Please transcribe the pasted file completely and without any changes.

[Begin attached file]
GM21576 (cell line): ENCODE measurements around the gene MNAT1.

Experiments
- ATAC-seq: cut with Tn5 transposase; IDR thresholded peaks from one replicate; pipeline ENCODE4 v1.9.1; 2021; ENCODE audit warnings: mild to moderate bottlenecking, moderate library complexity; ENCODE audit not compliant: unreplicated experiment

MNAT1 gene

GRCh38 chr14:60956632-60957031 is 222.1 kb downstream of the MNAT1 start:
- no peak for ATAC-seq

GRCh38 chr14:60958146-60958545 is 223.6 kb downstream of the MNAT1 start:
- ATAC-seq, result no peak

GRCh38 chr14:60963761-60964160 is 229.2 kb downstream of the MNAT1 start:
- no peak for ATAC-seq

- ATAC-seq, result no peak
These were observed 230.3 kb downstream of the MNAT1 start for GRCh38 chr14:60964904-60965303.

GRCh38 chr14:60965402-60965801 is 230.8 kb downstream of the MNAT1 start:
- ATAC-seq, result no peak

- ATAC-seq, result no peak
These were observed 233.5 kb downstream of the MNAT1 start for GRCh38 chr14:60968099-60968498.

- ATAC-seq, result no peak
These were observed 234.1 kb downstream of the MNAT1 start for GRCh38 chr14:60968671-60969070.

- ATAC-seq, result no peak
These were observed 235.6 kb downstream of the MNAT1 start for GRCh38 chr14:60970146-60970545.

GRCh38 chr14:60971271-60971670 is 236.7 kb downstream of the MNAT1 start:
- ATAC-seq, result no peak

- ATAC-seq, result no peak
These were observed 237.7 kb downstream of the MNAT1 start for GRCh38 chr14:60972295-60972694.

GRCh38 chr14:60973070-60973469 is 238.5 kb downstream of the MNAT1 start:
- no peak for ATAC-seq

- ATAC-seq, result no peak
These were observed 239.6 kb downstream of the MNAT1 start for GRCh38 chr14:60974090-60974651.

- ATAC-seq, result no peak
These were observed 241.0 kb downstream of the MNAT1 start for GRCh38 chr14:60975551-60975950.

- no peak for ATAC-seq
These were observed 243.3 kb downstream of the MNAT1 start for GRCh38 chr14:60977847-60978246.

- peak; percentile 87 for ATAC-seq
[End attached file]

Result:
GM21576 (cell line): ENCODE measurements around the gene MNAT1.

Experiments
- ATAC-seq: cut with Tn5 transposase; IDR thresholded peaks from one replicate; pipeline ENCODE4 v1.9.1; 2021; ENCODE audit warnings: mild to moderate bottlenecking, moderate library complexity; ENCODE audit not compliant: unreplicated experiment

MNAT1 gene

GRCh38 chr14:60956632-60957031 is 222.1 kb downstream of the MNAT1 start:
- no peak for ATAC-seq

GRCh38 chr14:60958146-60958545 is 223.6 kb downstream of the MNAT1 start:
- ATAC-seq, result no peak

GRCh38 chr14:60963761-60964160 is 229.2 kb downstream of the MNAT1 start:
- no peak for ATAC-seq

- ATAC-seq, result no peak
These were observed 230.3 kb downstream of the MNAT1 start for GRCh38 chr14:60964904-60965303.

GRCh38 chr14:60965402-60965801 is 230.8 kb downstream of the MNAT1 start:
- ATAC-seq, result no peak

- ATAC-seq, result no peak
These were observed 233.5 kb downstream of the MNAT1 start for GRCh38 chr14:60968099-60968498.

- ATAC-seq, result no peak
These were observed 234.1 kb downstream of the MNAT1 start for GRCh38 chr14:60968671-60969070.

- ATAC-seq, result no peak
These were observed 235.6 kb downstream of the MNAT1 start for GRCh38 chr14:60970146-60970545.

GRCh38 chr14:60971271-60971670 is 236.7 kb downstream of the MNAT1 start:
- ATAC-seq, result no peak

- ATAC-seq, result no peak
These were observed 237.7 kb downstream of the MNAT1 start for GRCh38 chr14:60972295-60972694.

GRCh38 chr14:60973070-60973469 is 238.5 kb downstream of the MNAT1 start:
- no peak for ATAC-seq

- ATAC-seq, result no peak
These were observed 239.6 kb downstream of the MNAT1 start for GRCh38 chr14:60974090-60974651.

- ATAC-seq, result no peak
These were observed 241.0 kb downstream of the MNAT1 start for GRCh38 chr14:60975551-60975950.

- no peak for ATAC-seq
These were observed 243.3 kb downstream of the MNAT1 start for GRCh38 chr14:60977847-60978246.

- peak; percentile 87 for ATAC-seq